The French Connection
The French Connection (1971) is a gritty New York crime movie which centers on some city narc cops in pursuit of the a big bust. They don’t want to take down the local small time street dealers or the middlemen, they want the supplier. The “frog” as they refer to him, is a Frenchman who is in town to unload half a million dollars in heroin. They are hot on his trail and lots of action happens as a result.
William Friedkin, who would go on to direct the Exorcist the following year, was behind the camera for this one. The abrupt ending to the movie perfectly set up the sequel which would come out four years later. I give this movie 88/100 potatoes and certify it as a fresh French Fries.
The French Connection 2 (1975)
Boy oh boy, where to start? What a let down. This movie takes place in France and sees our top detective Popeye (played by Gene Hackman again) teaming up with French authorities to take down the heroin king who escaped in the first movie.
The French police are none too excited to have to take Popeye around with them as they bust heroin dealers in their town. Apparently, they even assist the heroin dealer they are tracking to help kidnap Popeye and teach him a lesson. The movie insinuates this but never fully explores it.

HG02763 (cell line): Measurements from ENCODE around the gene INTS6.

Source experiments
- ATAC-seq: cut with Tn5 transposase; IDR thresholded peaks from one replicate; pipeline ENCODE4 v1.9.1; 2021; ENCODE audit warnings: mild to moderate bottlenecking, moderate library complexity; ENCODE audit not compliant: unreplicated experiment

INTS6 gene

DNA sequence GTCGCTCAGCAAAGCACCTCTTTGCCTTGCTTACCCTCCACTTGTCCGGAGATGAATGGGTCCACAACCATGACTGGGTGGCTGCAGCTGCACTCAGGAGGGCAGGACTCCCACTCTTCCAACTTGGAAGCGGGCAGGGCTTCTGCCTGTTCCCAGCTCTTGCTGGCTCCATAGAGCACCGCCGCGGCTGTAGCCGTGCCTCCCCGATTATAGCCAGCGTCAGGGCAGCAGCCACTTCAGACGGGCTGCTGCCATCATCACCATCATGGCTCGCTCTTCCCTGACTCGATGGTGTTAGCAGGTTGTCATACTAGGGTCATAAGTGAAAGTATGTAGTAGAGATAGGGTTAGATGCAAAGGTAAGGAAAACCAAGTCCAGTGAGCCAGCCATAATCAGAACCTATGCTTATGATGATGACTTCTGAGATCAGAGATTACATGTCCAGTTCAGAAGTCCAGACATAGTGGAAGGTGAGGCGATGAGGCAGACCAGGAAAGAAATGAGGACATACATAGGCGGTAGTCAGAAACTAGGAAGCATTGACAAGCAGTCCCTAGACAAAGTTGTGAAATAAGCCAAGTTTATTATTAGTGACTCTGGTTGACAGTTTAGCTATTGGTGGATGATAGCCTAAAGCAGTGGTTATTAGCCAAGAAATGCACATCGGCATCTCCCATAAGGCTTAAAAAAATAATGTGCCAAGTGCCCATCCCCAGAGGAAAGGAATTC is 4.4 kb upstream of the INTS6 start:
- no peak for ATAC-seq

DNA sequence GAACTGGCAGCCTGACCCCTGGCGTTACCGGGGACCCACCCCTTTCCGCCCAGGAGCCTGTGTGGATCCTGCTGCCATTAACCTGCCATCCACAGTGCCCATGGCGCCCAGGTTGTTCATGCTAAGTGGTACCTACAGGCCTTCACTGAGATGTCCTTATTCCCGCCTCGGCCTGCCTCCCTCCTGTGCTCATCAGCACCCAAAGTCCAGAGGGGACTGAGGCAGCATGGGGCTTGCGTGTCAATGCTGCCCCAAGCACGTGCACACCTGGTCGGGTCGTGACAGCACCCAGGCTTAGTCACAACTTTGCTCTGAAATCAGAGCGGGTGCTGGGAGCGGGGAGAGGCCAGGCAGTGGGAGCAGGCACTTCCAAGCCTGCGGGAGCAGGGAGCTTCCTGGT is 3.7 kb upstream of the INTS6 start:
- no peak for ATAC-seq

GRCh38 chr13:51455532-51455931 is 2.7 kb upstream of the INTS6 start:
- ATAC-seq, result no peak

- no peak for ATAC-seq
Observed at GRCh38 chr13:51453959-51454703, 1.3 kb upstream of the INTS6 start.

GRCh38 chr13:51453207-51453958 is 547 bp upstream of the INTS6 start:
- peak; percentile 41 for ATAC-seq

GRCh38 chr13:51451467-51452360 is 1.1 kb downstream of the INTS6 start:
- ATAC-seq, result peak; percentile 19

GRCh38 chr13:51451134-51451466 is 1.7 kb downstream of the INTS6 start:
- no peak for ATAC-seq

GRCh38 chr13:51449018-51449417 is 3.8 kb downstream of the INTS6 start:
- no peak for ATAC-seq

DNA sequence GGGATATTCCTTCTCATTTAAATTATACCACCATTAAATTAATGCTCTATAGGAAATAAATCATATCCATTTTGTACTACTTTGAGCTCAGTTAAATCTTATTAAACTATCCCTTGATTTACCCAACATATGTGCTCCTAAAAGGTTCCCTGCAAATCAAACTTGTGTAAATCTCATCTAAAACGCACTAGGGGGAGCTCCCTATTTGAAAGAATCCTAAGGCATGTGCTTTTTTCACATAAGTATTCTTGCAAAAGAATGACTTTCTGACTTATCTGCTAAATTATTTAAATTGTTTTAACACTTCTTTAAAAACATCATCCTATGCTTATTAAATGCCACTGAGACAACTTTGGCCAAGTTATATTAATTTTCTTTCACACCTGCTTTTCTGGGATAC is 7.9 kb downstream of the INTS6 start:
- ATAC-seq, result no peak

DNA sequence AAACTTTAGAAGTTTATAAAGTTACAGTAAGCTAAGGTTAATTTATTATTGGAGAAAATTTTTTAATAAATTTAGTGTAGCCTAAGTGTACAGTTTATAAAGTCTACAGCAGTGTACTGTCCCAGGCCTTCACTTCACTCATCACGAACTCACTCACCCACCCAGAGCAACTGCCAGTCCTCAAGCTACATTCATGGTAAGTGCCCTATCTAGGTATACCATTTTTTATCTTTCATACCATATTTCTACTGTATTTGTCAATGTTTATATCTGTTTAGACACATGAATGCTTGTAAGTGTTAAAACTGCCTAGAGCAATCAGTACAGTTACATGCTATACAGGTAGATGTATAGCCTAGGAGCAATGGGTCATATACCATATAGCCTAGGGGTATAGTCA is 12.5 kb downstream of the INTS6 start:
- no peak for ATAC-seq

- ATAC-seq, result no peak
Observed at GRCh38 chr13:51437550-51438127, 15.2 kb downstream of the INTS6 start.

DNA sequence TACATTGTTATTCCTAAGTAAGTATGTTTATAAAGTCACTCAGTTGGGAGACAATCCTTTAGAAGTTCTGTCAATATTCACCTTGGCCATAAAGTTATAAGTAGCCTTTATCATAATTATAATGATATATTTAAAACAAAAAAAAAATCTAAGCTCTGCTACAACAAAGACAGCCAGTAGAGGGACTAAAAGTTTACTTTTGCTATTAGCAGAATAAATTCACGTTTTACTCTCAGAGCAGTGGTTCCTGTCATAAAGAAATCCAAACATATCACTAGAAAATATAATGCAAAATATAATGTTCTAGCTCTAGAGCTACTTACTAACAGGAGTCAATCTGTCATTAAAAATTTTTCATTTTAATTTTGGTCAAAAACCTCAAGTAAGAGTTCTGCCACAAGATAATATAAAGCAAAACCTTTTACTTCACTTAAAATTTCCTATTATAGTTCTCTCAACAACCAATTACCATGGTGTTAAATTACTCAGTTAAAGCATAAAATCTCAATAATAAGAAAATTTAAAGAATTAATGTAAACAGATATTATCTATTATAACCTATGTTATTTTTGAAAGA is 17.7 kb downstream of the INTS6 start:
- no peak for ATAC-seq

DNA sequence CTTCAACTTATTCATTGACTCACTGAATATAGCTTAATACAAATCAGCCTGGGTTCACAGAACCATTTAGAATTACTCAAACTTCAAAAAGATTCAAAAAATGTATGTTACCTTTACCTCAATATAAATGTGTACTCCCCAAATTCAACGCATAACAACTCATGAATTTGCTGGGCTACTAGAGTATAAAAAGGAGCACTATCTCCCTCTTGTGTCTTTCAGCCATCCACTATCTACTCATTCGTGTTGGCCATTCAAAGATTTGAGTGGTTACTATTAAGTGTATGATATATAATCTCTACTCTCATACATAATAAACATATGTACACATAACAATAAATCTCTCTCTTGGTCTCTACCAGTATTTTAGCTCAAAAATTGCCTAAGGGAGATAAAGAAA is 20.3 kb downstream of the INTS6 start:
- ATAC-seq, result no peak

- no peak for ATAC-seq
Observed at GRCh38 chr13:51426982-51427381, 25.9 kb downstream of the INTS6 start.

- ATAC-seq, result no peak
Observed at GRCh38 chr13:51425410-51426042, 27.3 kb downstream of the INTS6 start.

The bad guys kidnap our main character and keep him around for three weeks injecting heroin into his arms. They get him addicted to smack and then drop him off right near the cops as they are running down some leads. Then comes this agonizing period where Popeye is locked in a dungeon cell as he goes through withdrawal. It was agonizing for Popeye as well as anyone watching the movie. I know this scene was intended to showcase Gene Hackman’s acting range but it was aggravating, annoying and seemed to last forever.
Popeye then goes on a revenge spree, burning down an apartment complex in the process. But don’t worry, he doesn’t get into any trouble for burning down and entire city block.
Later, there is a half-assed shootout at a drydock which has Popeye save his French partner’s life, bonding them forever. Who cares?
This one was directed by John Frankenheimer who went on to direct some real bombs in his life including Reindeer Games and the Island of Dr. Moreau (1996). He did direct Ronin, which was actually really good. Anyway, this movie was painful to watch and I give it 28/100 potatoes and certify it as Potato au Rotten.